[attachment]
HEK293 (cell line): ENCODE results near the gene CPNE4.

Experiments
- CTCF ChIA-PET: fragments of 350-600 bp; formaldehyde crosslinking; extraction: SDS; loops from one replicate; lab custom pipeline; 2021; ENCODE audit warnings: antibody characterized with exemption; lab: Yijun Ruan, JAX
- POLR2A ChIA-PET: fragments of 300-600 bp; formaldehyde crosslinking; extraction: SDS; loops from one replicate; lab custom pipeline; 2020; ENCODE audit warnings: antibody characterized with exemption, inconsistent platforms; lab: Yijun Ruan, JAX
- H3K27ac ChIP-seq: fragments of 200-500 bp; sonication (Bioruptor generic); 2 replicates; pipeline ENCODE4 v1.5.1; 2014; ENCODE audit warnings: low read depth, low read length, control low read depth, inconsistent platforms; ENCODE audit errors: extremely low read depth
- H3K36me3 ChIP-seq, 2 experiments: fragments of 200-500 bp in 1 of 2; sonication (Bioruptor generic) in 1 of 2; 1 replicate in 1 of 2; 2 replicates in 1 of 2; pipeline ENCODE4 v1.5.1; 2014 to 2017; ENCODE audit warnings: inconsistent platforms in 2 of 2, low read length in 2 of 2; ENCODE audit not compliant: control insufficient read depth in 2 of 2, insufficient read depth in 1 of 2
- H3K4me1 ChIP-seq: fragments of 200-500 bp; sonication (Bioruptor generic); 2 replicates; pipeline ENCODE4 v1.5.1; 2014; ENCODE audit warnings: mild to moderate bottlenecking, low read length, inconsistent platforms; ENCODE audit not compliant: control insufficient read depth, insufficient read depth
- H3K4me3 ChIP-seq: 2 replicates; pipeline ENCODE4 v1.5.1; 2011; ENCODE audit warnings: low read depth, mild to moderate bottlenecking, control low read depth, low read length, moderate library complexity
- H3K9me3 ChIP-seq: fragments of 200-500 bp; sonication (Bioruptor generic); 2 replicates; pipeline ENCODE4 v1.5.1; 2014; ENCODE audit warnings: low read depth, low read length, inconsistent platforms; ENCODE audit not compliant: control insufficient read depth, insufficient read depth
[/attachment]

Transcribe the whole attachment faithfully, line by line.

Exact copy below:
HEK293 (cell line): ENCODE results near the gene CPNE4.

Experiments
- CTCF ChIA-PET: fragments of 350-600 bp; formaldehyde crosslinking; extraction: SDS; loops from one replicate; lab custom pipeline; 2021; ENCODE audit warnings: antibody characterized with exemption; lab: Yijun Ruan, JAX
- POLR2A ChIA-PET: fragments of 300-600 bp; formaldehyde crosslinking; extraction: SDS; loops from one replicate; lab custom pipeline; 2020; ENCODE audit warnings: antibody characterized with exemption, inconsistent platforms; lab: Yijun Ruan, JAX
- H3K27ac ChIP-seq: fragments of 200-500 bp; sonication (Bioruptor generic); 2 replicates; pipeline ENCODE4 v1.5.1; 2014; ENCODE audit warnings: low read depth, low read length, control low read depth, inconsistent platforms; ENCODE audit errors: extremely low read depth
- H3K36me3 ChIP-seq, 2 experiments: fragments of 200-500 bp in 1 of 2; sonication (Bioruptor generic) in 1 of 2; 1 replicate in 1 of 2; 2 replicates in 1 of 2; pipeline ENCODE4 v1.5.1; 2014 to 2017; ENCODE audit warnings: inconsistent platforms in 2 of 2, low read length in 2 of 2; ENCODE audit not compliant: control insufficient read depth in 2 of 2, insufficient read depth in 1 of 2
- H3K4me1 ChIP-seq: fragments of 200-500 bp; sonication (Bioruptor generic); 2 replicates; pipeline ENCODE4 v1.5.1; 2014; ENCODE audit warnings: mild to moderate bottlenecking, low read length, inconsistent platforms; ENCODE audit not compliant: control insufficient read depth, insufficient read depth
- H3K4me3 ChIP-seq: 2 replicates; pipeline ENCODE4 v1.5.1; 2011; ENCODE audit warnings: low read depth, mild to moderate bottlenecking, control low read depth, low read length, moderate library complexity
- H3K9me3 ChIP-seq: fragments of 200-500 bp; sonication (Bioruptor generic); 2 replicates; pipeline ENCODE4 v1.5.1; 2014; ENCODE audit warnings: low read depth, low read length, inconsistent platforms; ENCODE audit not compliant: control insufficient read depth, insufficient read depth